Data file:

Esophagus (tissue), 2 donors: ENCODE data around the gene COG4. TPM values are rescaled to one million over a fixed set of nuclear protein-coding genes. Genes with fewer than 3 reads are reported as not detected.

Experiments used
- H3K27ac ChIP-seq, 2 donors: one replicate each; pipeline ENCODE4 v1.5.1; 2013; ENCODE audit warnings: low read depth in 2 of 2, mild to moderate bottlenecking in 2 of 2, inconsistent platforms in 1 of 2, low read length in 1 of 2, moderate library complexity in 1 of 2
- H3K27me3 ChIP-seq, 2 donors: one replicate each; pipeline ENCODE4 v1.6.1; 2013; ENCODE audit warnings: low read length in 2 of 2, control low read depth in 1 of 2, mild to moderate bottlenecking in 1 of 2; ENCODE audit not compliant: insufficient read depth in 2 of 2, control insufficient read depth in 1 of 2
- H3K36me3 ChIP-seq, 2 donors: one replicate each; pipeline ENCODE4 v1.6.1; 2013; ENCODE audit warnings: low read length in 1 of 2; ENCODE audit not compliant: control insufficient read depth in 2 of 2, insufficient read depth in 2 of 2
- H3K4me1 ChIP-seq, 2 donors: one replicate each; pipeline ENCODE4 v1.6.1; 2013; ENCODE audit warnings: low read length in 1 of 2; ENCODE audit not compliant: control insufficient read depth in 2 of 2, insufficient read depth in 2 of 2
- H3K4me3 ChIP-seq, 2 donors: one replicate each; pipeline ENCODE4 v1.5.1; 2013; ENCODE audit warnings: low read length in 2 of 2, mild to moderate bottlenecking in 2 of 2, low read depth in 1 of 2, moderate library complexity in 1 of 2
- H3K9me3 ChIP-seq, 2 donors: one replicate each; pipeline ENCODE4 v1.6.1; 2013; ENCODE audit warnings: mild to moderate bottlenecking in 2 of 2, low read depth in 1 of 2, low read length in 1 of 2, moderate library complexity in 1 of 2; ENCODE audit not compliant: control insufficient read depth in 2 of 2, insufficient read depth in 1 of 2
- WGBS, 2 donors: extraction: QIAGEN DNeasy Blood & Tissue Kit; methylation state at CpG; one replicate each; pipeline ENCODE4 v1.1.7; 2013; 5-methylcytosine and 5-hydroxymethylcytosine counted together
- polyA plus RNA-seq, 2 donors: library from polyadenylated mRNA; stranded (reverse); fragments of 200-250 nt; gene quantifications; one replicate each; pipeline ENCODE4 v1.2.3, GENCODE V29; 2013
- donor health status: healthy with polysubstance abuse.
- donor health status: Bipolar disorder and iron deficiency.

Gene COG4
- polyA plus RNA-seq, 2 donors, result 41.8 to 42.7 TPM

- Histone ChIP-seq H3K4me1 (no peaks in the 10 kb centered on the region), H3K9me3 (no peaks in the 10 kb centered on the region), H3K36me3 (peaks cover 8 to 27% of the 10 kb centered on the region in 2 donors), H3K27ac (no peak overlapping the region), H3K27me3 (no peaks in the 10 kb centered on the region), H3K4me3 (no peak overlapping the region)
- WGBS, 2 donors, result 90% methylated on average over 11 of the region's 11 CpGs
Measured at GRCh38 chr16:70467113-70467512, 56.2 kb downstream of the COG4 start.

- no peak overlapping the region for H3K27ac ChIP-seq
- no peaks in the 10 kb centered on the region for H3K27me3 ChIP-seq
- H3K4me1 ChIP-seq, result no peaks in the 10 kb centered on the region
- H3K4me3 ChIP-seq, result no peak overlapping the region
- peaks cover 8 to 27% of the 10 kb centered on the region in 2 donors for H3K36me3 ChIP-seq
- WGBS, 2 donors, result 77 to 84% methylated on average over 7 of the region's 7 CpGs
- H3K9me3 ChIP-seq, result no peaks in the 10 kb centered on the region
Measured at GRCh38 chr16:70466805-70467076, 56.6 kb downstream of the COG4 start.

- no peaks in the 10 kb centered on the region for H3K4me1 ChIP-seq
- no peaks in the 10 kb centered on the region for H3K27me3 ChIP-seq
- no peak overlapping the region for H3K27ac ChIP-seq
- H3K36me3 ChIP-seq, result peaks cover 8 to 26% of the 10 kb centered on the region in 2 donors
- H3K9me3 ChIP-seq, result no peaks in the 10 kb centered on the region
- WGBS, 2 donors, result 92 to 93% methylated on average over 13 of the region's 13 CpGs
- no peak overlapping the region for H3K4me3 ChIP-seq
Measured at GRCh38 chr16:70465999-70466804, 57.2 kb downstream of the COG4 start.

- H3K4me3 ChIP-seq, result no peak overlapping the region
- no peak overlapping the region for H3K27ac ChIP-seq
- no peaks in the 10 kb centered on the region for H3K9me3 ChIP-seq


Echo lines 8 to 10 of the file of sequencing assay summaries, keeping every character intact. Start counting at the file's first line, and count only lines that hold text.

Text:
- H3K9me3 ChIP-seq, 2 donors: one replicate each; pipeline ENCODE4 v1.6.1; 2013; ENCODE audit warnings: mild to moderate bottlenecking in 2 of 2, low read depth in 1 of 2, low read length in 1 of 2, moderate library complexity in 1 of 2; ENCODE audit not compliant: control insufficient read depth in 2 of 2, insufficient read depth in 1 of 2
- WGBS, 2 donors: extraction: QIAGEN DNeasy Blood & Tissue Kit; methylation state at CpG; one replicate each; pipeline ENCODE4 v1.1.7; 2013; 5-methylcytosine and 5-hydroxymethylcytosine counted together
- polyA plus RNA-seq, 2 donors: library from polyadenylated mRNA; stranded (reverse); fragments of 200-250 nt; gene quantifications; one replicate each; pipeline ENCODE4 v1.2.3, GENCODE V29; 2013